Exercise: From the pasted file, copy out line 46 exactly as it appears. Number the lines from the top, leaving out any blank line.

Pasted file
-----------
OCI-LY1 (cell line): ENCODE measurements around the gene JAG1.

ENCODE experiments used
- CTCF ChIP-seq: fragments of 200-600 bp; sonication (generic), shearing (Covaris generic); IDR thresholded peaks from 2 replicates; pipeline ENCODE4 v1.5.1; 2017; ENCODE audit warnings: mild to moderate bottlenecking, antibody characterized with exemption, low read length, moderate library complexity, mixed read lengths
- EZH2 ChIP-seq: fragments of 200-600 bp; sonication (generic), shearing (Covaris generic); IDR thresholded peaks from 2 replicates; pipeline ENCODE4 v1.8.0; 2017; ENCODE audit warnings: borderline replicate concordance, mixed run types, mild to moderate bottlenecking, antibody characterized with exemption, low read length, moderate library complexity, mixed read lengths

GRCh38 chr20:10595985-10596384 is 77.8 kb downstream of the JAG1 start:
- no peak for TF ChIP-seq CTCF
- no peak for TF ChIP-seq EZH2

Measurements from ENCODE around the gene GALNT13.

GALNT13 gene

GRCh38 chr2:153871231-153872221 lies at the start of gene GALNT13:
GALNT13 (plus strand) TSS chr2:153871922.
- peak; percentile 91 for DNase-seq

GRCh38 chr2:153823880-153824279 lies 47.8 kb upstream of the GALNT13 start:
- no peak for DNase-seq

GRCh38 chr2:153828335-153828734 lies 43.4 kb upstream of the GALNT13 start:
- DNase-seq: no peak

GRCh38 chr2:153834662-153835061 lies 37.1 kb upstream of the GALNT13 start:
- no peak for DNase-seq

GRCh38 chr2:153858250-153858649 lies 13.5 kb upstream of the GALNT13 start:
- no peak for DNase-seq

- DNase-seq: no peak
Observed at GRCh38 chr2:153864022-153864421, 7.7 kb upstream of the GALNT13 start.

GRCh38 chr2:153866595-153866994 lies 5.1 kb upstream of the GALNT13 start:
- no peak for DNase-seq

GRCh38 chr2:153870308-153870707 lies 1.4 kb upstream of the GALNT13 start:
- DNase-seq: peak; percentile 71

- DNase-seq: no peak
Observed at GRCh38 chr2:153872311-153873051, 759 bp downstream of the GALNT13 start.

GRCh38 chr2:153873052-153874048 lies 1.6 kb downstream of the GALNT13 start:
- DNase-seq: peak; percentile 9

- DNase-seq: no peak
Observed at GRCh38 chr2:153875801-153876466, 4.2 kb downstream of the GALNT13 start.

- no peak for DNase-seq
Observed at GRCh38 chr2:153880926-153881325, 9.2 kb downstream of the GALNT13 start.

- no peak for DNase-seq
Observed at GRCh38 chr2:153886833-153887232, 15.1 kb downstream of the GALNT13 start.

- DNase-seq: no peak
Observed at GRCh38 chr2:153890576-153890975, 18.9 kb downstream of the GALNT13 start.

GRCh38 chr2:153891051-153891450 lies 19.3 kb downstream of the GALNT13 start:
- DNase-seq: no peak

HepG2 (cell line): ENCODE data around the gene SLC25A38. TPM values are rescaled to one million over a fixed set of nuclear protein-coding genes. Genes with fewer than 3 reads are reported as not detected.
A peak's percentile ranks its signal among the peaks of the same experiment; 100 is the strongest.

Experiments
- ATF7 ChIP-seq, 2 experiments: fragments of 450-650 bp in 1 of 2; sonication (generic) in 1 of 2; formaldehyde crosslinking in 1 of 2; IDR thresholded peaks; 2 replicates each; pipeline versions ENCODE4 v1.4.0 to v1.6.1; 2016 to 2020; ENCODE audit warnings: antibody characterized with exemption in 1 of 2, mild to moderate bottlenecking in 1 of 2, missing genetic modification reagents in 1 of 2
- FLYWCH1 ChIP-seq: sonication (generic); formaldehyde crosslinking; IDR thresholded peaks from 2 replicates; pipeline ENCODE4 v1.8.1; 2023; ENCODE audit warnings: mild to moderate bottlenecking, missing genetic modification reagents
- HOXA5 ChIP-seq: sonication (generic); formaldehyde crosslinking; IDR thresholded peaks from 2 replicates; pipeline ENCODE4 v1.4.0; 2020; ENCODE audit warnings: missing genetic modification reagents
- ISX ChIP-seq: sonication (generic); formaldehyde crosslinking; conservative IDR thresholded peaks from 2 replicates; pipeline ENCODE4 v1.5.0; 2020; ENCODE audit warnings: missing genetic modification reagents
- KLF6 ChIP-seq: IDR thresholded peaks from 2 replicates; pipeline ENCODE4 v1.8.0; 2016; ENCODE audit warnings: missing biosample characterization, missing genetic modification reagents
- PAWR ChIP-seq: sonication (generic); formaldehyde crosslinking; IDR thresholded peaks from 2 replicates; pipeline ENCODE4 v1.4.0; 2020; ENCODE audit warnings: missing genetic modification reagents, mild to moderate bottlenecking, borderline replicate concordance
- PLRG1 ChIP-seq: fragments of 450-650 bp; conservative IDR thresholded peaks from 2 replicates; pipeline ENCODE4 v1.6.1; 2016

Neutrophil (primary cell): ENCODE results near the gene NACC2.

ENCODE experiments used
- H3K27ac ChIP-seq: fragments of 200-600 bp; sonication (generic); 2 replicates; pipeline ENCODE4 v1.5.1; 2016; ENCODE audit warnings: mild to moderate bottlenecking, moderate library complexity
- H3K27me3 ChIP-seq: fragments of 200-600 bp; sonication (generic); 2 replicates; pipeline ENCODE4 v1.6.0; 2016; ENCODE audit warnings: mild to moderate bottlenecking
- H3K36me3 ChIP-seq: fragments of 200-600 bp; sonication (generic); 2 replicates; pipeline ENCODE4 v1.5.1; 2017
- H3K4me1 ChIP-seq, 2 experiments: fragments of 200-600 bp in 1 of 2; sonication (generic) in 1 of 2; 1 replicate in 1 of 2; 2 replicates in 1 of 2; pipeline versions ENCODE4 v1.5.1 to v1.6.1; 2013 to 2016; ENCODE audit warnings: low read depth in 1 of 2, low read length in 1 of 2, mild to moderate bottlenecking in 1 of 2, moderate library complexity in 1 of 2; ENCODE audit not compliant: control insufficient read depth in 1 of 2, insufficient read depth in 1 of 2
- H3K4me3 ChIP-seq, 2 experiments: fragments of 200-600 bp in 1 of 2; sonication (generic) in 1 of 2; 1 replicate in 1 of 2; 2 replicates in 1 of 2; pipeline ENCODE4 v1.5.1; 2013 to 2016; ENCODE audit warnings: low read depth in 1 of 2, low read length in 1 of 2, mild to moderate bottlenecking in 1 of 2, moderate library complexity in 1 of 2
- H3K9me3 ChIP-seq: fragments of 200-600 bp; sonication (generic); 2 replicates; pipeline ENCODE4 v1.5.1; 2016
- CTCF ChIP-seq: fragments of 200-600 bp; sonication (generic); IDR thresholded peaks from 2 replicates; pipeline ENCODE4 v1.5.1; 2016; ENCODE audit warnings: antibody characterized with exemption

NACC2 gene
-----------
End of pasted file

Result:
- HOXA5 ChIP-seq: sonication (generic); formaldehyde crosslinking; IDR thresholded peaks from 2 replicates; pipeline ENCODE4 v1.4.0; 2020; ENCODE audit warnings: missing genetic modification reagents